Mixed reaction to 100th edition

Mixed reaction to 100th edition
Mrs Christina Thorsen (right) and her daughter Kayla show a painting they bought for $3,000.

SINGAPORE - The Affordable Art Fair wrapped up its fifth edition at the F1 Pit Building on Sunday, exceeding its visitorship and sales targets.

With 13,300 visitors and $3.7 million in sales over four days, starting Thursday, the fair organisers crossed their target of 13,000 visitors and $3 million in sales.

While the numbers are encouraging, art lovers and gallerists had mixed feelings about it.

In the closing hours of the fair on Sunday evening, there were no signs of frenzied buying, nor did the fair look as packed as it did in its previous editions. Unlike in the past, Friday night turned out to be one of the quietest nights at the fair.

Gallerists said that in previous editions, they barely had time to take a break from their booths on most days. It was quite different this time. Many of them had time to talk and several of them made the same observation - lots of people, not a lot of buyers.

Singaporean Aruna Shahani, a budding artist who has attended all previous editions of the fair, said she had expected to see more participation by overseas art galleries, this being the global 100th edition of the fair. She said that while it was good to see several arts activities that engaged children, which may inspire them to pursue a future in the arts, she expected to see much more.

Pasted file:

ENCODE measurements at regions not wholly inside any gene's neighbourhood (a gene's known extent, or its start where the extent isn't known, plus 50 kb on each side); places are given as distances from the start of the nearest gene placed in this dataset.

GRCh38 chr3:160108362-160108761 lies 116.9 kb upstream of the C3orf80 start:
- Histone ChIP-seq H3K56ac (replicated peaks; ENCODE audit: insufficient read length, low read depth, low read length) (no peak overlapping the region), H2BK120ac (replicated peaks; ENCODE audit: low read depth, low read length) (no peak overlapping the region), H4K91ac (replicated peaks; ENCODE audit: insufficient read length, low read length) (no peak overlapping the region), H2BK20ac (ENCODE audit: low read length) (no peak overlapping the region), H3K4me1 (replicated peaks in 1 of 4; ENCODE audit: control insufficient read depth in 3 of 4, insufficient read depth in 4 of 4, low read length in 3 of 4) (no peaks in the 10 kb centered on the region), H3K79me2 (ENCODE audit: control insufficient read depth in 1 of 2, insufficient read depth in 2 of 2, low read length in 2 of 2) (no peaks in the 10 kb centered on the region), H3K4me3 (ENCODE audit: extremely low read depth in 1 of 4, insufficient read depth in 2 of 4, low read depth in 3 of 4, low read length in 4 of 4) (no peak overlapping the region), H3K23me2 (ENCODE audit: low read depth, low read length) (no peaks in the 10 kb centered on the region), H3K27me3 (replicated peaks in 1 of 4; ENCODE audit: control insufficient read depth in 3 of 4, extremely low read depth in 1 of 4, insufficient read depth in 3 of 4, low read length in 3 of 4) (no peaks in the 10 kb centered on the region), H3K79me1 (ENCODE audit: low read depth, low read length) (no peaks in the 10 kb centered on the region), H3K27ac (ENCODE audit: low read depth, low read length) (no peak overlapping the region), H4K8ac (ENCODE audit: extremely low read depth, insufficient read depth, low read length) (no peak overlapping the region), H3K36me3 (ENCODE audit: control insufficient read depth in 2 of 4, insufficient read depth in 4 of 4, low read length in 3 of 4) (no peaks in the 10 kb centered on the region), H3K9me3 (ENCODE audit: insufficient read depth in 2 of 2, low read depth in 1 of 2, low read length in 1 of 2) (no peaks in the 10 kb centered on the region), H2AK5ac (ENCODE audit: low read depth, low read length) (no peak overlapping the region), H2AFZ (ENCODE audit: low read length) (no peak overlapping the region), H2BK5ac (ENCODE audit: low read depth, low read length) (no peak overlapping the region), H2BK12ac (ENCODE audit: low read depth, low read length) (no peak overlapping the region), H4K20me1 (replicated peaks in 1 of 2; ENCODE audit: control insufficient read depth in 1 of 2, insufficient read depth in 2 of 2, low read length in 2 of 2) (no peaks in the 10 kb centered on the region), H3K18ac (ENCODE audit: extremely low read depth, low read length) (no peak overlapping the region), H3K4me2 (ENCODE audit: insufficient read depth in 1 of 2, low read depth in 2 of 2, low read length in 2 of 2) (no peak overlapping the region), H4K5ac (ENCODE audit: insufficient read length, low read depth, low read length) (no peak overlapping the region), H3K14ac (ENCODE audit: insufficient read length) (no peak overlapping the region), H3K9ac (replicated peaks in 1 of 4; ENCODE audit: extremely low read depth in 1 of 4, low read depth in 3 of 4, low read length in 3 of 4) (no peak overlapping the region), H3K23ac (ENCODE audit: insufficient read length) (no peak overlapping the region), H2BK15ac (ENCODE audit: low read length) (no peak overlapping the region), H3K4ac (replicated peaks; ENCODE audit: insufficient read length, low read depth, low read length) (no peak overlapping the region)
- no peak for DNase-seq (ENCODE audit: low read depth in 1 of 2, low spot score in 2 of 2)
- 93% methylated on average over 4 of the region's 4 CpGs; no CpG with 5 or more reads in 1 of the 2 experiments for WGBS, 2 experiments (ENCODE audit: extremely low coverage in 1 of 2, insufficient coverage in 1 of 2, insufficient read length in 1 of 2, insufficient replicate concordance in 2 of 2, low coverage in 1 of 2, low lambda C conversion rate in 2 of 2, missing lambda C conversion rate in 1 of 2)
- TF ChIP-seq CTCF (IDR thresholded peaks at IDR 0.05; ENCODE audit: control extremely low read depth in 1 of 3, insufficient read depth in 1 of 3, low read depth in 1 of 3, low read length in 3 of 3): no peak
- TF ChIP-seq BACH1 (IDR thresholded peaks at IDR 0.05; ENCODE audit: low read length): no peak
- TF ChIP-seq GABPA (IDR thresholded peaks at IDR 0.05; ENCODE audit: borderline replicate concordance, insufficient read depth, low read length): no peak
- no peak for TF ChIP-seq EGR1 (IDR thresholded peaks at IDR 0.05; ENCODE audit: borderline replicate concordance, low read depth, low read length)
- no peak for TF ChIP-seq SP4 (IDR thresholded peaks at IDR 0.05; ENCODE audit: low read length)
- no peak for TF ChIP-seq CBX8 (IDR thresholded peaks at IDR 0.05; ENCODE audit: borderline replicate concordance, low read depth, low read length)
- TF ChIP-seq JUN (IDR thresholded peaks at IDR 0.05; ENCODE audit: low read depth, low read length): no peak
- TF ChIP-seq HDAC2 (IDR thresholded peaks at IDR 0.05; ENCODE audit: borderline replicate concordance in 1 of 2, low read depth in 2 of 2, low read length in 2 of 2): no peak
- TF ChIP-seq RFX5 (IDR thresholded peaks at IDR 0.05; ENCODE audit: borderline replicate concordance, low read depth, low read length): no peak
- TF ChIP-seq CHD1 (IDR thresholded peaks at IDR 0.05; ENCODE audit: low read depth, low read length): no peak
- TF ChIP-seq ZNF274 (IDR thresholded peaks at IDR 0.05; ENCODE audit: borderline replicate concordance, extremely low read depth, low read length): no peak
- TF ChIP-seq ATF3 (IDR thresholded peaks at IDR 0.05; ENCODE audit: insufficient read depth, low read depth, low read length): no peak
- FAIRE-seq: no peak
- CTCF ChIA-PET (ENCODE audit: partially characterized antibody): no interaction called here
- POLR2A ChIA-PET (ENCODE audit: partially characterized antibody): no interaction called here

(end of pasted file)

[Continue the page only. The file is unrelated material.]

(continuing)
Dr Shahani felt that while there was a bit of "sameness" among the art on show, with some artists' works seen in more than one booth, "overall it felt great that our country was chosen to be the venue for the 100th edition of a global event where people can buy art at affordable prices".

Collector turned gallerist Hua Tye Swee, 51, who was selling artworks at the Goldmann SAGG booth, said: "The energy of the fair was not consistent across all days. Particularly on Friday, there was a significant dip. We hardly had a crowd and felt the closing time should have been 10pm and not 8pm, as the office crowd just did not have a chance to show up."

He added: "Two editions of this fair seem right, as new collectors are building up but I think the challenge will be in November, when we will have two major art fairs in the same month."

In an earlier Life! story, several collectors had complained of art fair fatigue, which is likely to be most pronounced during the October-November period.

In October, the photography and video fair, Milan Image Art Fair, is to be held at Marina Bay Sands Exhibition and Convention Centre. In November, the second edition of Affordable Art Fair returns to the F1 Pit Building and in the same month, the Singapore Art Fair will be launched at Suntec City, focusing on art from the Middle East, North Africa, and South and South-east Asia.

Gallerist Howard Yu, 42, of DaTang Fine Arts, who was participating in the Affordable Art Fair for the first time and had a booth on the third floor, said Friday was "rather quiet" and echoed Mr Hua's sentiments that the fair closed too early on Friday night. Even though DaTang Fine Arts sold 10 artworks priced between $800 and $9,000, he had expected "to do a lot better, given that this was a landmark edition of the fair".

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